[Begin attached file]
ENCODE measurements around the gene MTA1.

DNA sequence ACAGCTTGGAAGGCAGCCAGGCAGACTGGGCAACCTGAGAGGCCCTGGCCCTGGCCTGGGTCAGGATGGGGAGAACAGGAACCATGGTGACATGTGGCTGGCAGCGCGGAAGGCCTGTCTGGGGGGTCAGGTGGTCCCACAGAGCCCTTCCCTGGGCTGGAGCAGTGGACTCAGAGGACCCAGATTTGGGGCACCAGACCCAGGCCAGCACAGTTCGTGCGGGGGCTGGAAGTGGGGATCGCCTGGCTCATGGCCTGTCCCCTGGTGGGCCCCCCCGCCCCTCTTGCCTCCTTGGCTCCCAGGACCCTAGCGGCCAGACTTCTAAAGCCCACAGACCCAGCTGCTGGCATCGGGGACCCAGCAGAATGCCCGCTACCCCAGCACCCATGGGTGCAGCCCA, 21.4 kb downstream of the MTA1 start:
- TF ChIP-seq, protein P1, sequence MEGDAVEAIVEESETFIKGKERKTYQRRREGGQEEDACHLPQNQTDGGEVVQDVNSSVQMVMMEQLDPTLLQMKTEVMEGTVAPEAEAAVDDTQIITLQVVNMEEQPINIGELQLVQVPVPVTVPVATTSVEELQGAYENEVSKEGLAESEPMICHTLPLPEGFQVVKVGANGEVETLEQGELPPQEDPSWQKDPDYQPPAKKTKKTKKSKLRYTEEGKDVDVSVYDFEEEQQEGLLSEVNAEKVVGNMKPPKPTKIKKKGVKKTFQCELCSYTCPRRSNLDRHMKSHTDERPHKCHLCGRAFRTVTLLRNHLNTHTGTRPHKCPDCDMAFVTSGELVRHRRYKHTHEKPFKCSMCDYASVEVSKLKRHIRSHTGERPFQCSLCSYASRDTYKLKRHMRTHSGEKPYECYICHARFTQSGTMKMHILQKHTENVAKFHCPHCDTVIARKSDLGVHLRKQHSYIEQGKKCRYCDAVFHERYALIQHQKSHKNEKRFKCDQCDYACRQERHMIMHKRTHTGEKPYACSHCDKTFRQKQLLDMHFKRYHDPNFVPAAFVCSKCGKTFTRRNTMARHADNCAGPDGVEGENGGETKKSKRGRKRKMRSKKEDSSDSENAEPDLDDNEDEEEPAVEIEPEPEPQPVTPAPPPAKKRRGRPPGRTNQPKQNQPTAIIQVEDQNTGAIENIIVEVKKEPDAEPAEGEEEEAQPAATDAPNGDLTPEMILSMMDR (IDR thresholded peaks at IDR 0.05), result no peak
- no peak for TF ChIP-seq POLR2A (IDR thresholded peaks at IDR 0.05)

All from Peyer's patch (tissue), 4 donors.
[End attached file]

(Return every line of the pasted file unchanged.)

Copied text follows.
ENCODE measurements around the gene MTA1.

DNA sequence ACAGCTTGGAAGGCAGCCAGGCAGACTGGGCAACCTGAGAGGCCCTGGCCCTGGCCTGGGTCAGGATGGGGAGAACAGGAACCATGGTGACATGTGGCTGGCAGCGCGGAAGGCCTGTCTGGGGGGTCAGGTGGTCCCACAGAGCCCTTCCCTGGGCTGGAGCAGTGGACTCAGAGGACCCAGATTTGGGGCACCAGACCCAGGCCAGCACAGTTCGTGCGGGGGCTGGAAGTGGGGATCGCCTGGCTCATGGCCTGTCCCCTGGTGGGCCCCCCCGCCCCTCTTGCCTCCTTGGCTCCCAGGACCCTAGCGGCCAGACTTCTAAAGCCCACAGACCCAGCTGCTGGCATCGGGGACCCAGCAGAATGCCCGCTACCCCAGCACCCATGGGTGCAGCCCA, 21.4 kb downstream of the MTA1 start:
- TF ChIP-seq, protein P1, sequence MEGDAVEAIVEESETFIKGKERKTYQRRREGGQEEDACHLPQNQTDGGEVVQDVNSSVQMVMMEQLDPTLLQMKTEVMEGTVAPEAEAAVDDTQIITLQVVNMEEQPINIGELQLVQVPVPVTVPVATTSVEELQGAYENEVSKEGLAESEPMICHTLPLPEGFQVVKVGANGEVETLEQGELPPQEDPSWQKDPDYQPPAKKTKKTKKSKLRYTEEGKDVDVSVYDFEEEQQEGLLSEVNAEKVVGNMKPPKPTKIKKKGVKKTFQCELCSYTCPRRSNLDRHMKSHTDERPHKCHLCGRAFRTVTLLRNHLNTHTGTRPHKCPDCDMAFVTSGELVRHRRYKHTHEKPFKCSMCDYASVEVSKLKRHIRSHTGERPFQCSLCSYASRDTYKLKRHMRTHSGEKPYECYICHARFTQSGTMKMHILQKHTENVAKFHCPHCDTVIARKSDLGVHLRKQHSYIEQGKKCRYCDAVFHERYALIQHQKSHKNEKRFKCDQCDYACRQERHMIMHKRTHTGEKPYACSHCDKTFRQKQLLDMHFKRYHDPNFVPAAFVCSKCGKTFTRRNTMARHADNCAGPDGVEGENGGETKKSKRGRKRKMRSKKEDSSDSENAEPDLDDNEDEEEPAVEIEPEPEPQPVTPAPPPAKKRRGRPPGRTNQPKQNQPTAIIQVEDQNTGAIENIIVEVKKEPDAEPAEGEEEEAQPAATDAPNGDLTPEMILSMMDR (IDR thresholded peaks at IDR 0.05), result no peak
- no peak for TF ChIP-seq POLR2A (IDR thresholded peaks at IDR 0.05)

All from Peyer's patch (tissue), 4 donors.